Now, this is how you end a creative run. Hard to believe that Bendis has been writing this book for almost five years, and despite the pedigree of incoming scribe Ed Brubaker, it’ll certainly be different reading a comic about Matt Murdock, that doesn’t have Bendis and Maleev listed in the credits. Even with “The Murdock Papers” having one more installment before it’s completed, the arc is standing amongst the best they’ve offered during their lengthy tenure. While comics have seen their share of “outings” throughout the years, none were executed with the same level of complexity and emotional depth found in Daredevil. In my ever so humble opinion, the book stands right up there with Powers as the most significant and consistent long-term work that Bendis has contributed to comics, and is destined to be mentioned in the same breath as Frank Miller’s, that once re-defined the character.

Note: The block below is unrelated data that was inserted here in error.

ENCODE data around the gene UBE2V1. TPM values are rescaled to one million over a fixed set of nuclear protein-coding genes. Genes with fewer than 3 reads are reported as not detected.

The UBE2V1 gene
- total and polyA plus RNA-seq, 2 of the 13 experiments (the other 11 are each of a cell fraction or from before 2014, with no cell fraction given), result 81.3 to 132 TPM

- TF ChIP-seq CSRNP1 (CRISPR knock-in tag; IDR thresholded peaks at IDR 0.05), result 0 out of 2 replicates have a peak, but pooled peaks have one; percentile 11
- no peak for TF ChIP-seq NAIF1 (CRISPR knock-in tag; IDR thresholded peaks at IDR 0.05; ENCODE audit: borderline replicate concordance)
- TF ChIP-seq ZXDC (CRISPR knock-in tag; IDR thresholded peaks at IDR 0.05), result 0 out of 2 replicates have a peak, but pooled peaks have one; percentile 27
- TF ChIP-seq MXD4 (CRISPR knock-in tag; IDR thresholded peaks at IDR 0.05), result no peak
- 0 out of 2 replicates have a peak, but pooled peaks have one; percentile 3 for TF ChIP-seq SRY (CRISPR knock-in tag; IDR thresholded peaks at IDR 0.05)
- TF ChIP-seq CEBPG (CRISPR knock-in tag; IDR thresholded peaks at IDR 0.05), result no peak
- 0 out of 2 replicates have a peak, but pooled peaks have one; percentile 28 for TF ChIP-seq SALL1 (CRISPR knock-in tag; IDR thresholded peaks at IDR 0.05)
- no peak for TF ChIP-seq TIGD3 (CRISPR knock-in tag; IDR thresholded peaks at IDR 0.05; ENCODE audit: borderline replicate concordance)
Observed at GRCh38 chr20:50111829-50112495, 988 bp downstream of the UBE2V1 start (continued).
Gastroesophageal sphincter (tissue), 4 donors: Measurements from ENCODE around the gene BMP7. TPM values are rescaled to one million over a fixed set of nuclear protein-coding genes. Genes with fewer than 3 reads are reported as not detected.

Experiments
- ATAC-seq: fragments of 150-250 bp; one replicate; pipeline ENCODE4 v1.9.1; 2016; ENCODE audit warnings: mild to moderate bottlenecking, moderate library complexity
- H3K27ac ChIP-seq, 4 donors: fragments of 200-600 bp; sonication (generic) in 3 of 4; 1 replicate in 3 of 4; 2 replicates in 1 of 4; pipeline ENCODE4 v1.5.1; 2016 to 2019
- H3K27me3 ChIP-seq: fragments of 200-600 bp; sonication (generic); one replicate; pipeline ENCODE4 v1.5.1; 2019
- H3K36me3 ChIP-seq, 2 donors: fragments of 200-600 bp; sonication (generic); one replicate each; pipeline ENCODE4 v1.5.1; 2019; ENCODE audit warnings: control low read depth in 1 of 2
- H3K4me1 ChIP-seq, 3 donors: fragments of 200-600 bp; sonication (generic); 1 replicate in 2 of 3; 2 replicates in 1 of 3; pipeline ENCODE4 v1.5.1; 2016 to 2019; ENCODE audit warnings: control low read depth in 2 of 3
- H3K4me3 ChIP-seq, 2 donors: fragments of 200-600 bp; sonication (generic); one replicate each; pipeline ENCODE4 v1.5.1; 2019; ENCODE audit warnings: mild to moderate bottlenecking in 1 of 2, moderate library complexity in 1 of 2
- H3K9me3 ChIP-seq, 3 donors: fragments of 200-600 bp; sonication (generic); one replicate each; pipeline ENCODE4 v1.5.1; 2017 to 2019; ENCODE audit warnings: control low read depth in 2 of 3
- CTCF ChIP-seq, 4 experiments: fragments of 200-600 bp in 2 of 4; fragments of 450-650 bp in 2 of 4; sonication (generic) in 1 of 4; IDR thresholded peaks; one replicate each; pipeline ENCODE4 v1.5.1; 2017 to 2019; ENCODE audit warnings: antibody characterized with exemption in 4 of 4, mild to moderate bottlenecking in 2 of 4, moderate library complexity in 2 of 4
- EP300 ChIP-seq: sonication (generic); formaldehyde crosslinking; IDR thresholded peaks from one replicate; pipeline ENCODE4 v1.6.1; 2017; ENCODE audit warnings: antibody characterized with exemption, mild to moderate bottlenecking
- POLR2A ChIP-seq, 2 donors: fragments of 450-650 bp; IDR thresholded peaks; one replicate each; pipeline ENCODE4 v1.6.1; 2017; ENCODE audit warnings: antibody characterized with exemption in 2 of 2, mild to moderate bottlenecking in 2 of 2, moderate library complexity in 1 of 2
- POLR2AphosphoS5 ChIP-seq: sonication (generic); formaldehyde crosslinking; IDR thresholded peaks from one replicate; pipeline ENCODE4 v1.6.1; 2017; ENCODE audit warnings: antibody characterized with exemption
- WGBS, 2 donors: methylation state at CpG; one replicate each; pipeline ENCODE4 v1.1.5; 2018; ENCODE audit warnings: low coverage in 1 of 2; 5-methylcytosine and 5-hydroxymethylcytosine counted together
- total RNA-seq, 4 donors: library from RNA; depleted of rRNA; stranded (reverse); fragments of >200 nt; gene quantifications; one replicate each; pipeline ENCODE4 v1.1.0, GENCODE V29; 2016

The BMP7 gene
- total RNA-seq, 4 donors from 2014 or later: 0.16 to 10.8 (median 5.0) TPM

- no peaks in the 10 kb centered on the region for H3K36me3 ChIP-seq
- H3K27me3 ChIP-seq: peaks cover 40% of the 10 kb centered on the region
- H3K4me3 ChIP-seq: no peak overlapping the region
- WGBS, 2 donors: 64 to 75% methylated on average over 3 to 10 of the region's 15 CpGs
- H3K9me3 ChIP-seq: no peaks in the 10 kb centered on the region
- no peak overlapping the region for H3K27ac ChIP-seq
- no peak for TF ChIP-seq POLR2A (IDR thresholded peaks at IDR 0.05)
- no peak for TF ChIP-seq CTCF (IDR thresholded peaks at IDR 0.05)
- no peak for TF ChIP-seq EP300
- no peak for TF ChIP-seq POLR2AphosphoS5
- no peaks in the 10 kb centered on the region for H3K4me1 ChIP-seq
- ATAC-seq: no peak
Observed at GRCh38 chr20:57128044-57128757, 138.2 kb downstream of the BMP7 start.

But all of that is stuff you know, and hardly a surprise coming from me, with an index littered with mentions of this title, and this writer, who remains one of THE most skilled dudes in comics, despite one of the heaviest workloads. Planning something a bit more elaborate next month, to properly commemorate the actual conclusion of the run, but would’ve felt a little guilty if I didn’t say somethin’ about it, given the incredibly powerful cliffhanger in this penultimate issue.

So, now I feel better. Please go read this one, so you can too.

Okay folks, that’s all I’ve got for now. Hope everyone had a safe and happy New Year, and that you’ll hang with me as I creep towards the end of a run that lasted far longer, and came to mean far more than I ever thought it would. Ya’ll be good, and I’ll see you in about two weeks…